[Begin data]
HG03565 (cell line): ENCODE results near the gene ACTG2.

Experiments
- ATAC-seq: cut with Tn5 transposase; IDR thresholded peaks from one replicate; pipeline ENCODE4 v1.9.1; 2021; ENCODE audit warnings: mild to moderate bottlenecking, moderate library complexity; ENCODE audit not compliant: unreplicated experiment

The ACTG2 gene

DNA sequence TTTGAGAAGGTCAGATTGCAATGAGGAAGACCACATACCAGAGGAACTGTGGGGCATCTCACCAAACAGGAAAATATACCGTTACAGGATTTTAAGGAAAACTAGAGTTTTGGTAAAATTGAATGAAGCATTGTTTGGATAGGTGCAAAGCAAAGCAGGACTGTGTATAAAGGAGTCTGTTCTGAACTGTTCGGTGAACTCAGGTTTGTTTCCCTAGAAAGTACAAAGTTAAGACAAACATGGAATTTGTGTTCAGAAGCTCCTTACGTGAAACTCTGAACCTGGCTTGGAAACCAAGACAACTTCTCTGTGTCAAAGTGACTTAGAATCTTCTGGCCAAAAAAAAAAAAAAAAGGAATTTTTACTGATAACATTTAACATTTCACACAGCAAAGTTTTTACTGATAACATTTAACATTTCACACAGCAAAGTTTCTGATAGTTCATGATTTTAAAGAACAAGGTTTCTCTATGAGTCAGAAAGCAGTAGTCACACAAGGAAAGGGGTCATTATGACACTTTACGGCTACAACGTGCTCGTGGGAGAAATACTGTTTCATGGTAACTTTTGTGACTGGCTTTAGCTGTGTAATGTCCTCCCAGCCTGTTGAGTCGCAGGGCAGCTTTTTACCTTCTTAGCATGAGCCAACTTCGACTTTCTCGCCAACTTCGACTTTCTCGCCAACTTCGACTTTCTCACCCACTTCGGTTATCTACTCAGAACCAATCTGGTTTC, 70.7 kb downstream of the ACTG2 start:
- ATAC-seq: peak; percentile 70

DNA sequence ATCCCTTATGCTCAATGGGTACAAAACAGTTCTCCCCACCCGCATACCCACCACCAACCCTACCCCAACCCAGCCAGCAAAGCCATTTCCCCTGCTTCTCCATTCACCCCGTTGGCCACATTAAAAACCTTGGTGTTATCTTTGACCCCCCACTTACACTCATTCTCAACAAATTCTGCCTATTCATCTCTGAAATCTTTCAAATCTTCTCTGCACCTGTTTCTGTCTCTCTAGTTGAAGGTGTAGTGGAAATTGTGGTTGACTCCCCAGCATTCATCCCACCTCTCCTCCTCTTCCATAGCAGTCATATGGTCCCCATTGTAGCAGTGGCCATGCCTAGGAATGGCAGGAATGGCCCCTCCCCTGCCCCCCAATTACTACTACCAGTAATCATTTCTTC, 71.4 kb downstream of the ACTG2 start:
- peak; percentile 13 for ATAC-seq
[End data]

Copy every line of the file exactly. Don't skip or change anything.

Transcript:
HG03565 (cell line): ENCODE results near the gene ACTG2.

Experiments
- ATAC-seq: cut with Tn5 transposase; IDR thresholded peaks from one replicate; pipeline ENCODE4 v1.9.1; 2021; ENCODE audit warnings: mild to moderate bottlenecking, moderate library complexity; ENCODE audit not compliant: unreplicated experiment

The ACTG2 gene

DNA sequence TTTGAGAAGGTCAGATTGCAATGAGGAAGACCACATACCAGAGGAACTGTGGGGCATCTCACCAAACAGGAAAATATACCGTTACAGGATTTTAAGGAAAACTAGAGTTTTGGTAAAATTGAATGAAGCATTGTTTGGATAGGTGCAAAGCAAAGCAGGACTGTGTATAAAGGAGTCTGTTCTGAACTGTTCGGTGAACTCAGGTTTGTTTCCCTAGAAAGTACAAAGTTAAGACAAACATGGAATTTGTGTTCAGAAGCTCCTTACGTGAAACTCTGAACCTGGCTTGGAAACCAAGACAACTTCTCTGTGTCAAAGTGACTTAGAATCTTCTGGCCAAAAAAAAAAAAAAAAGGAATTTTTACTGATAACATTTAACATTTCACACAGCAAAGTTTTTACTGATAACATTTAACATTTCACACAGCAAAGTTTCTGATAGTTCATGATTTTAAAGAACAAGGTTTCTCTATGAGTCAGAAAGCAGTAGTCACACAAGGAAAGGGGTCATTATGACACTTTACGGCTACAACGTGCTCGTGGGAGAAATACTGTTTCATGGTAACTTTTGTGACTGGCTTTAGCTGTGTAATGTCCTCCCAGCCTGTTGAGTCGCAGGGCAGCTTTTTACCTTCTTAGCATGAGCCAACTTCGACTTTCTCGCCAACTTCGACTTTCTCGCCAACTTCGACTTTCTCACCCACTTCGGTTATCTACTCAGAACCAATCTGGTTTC, 70.7 kb downstream of the ACTG2 start:
- ATAC-seq: peak; percentile 70

DNA sequence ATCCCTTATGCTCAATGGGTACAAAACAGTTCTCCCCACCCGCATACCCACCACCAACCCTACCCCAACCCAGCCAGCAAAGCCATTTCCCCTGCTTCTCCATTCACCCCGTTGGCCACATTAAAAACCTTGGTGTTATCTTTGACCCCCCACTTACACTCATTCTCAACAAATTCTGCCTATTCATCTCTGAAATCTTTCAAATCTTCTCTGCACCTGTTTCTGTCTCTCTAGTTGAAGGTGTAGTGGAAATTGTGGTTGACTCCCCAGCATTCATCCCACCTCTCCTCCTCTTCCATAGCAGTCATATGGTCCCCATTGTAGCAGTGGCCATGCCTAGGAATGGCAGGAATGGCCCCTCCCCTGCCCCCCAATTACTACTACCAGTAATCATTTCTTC, 71.4 kb downstream of the ACTG2 start:
- peak; percentile 13 for ATAC-seq